It Wasn’t Loneliness or Bullying That Fueled The Attacks in Santa Fe and Toronto. It Was Entitlement.
The internet is wrought with extensive and intensive discussions about what drives young and sometimes older men to join far-right, fascist movements and to commit horrific acts of violence. Sometimes, these talks happen independently to fill a temporary dearth of content or when a rather provocative op-ed appears in a major publication. Other times, it’s in the wake of a tragedy such as the recent Toronto van attack and the Santa Fe shooting, both of which are reminiscent of the infamous Isla Vista shooting committed by Eliot Rodger back in 2014.
Over the past month or so, with the moniker of “incel” now making its way from the confines of cyberspace into mainstream sociopolitical discourse and after the harrowing revelation that the first victim of the Santa Fe shooter was a young woman who consistently rebuffed his advancements, we’ve seen several attempts to explain what fuels and motivates these men to go and take their frustrations out on innocent people and what steps can be taken in order to prevent future incidents of a similar nature. Hot takes included theorizing about how the redistribution of sex through legalization of prostitution and ubiquity of sex robots or enforced monogamy can help to curb the sexual frustrations of these young men, thus giving them exactly what it is that they crave and leaving without the motivation to kill.
But where these suggestions begin to fail is when they make erroneous assumptions about the motivation of these acts of terror and who they feel should burden the responsibility of proactive and preventative measures of future ones. The gamut of explanations of these men’s terrorist acts includes sexual frustration, loneliness, bullying, and mental illness. The “cure” to these ills largely consist of making sex more easily and readily available to them. In particular, it’s sex with women.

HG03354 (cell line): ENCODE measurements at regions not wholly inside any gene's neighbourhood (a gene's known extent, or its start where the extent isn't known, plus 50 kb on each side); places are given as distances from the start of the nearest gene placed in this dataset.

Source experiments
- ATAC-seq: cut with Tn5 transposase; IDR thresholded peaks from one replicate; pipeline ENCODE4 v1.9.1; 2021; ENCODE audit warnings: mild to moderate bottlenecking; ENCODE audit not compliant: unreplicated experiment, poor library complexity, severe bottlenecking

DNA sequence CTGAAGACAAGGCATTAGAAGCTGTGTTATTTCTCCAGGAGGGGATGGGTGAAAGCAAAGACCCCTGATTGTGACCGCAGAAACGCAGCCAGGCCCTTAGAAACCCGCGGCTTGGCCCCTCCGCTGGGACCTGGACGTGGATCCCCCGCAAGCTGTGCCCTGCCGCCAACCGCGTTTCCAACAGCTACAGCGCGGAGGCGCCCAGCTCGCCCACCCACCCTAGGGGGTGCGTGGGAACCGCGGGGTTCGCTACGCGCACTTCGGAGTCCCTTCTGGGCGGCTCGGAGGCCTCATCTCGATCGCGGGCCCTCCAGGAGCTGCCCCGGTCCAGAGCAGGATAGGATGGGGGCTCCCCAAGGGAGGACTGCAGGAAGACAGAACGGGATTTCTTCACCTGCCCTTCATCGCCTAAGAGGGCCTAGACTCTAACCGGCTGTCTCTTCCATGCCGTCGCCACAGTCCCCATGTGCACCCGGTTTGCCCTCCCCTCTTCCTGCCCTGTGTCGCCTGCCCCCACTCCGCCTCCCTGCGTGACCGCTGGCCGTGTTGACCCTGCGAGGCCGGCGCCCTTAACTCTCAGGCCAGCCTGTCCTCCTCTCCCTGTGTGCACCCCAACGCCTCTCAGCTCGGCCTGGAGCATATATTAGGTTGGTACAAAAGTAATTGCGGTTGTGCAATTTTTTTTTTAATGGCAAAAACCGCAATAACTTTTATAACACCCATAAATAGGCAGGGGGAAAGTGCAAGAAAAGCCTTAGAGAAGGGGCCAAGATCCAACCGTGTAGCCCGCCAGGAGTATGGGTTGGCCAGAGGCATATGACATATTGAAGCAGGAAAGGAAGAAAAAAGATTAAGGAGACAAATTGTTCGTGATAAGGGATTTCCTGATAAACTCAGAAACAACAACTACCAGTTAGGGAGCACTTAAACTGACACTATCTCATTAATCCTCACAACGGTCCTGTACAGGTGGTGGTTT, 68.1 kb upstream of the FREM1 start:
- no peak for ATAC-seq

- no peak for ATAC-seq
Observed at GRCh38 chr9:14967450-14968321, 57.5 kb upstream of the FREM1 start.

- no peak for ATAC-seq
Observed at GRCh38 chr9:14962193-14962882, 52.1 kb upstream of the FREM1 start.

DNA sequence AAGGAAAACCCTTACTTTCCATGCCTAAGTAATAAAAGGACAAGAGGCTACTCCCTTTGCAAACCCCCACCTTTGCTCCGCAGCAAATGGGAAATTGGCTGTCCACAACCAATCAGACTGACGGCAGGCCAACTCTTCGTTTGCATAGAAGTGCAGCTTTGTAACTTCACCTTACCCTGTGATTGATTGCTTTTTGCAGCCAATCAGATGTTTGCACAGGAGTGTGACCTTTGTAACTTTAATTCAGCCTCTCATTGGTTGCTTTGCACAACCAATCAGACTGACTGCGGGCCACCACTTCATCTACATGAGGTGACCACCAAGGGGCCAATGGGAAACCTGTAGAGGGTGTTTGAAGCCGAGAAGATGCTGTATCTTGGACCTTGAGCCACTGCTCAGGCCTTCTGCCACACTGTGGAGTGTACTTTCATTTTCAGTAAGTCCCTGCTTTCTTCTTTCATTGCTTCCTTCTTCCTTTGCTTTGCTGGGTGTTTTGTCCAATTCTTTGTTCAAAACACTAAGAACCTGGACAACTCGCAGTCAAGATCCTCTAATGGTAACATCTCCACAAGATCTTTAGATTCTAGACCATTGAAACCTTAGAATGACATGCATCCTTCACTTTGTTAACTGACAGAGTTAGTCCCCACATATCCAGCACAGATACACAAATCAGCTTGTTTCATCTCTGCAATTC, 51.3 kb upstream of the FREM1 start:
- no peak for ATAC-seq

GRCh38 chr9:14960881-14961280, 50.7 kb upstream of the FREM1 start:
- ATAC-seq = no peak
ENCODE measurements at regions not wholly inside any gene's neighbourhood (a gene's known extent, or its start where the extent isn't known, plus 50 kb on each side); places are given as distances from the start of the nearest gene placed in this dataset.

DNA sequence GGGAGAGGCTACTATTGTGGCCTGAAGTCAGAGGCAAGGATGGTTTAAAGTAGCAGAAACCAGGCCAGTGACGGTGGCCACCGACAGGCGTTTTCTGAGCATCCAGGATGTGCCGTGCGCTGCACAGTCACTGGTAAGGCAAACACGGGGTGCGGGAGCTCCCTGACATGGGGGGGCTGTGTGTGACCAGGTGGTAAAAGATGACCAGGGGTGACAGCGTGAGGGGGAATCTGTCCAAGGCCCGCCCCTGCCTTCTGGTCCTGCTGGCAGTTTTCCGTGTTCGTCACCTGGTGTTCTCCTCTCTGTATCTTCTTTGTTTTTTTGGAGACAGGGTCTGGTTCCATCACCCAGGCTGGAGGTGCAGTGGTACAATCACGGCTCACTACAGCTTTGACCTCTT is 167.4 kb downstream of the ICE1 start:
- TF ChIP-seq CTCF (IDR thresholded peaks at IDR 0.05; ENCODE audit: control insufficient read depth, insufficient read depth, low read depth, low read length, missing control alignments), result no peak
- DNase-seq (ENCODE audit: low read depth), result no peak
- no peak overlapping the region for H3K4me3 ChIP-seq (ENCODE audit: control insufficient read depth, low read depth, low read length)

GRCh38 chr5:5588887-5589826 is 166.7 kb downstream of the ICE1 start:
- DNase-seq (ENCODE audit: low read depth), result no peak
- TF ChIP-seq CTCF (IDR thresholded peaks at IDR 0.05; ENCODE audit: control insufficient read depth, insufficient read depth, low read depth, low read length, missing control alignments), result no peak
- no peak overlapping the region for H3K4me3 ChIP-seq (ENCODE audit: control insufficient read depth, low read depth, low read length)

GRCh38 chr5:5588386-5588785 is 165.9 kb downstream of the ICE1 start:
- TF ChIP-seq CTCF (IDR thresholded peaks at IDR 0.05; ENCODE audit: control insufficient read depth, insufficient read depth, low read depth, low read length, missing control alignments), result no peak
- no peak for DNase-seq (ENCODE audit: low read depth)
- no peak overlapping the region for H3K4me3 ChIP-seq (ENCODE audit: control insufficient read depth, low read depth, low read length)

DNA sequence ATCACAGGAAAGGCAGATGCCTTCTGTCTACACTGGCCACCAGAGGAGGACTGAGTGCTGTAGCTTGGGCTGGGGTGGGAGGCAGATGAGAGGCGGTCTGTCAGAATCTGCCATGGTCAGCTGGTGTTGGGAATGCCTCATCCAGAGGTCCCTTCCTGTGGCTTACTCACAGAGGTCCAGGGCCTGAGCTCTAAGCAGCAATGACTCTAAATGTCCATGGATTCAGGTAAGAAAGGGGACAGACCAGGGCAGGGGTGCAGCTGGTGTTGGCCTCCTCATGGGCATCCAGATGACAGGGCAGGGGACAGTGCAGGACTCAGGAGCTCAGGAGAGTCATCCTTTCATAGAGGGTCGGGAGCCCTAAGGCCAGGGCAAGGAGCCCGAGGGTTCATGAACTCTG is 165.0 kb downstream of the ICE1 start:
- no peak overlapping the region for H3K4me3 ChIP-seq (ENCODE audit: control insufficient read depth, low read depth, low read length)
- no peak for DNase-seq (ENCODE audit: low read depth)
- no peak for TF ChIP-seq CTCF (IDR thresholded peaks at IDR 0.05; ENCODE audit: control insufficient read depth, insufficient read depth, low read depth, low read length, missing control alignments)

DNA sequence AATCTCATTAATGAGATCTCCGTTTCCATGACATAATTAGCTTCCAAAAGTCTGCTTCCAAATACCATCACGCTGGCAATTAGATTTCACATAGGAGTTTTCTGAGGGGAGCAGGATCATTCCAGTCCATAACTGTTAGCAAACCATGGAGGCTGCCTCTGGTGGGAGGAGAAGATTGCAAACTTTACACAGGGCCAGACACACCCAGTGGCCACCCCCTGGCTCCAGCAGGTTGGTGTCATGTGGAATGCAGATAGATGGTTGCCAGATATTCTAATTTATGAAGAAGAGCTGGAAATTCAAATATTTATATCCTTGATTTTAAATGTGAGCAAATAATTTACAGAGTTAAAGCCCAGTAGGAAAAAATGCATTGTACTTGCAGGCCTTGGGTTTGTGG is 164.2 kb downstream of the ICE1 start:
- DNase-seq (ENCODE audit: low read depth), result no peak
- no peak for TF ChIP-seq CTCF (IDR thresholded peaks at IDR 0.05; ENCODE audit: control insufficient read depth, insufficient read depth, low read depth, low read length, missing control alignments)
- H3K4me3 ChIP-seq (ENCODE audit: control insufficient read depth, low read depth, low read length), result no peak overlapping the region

But it isn’t about sex. Sex, or lack thereof, is not the underlying motivation. Neither is it loneliness or bullying or mental illness.
It’s entitlement to women.
Many incels will claim to suffer from depression or to have come from broken homes or to have been bullied or to be physically repulsive. While these conditions may be true for many, there are several incels who which only one, some or none of these factors apply. Several people who don’t label themselves as incels face some of these same problems but have either found relationships, both romantic and sexual, eventually or continue without them and haven’t caused nearly the same amount of carnage.
What DOES apply to them, however, is this deep-seated entitlement to women, which festers and mutates into vile, raging misogyny when left unchecked. These men feel slighted by society’s outdated, stifling, ultimately destructive views on gender relations. And they are right that they are problematic.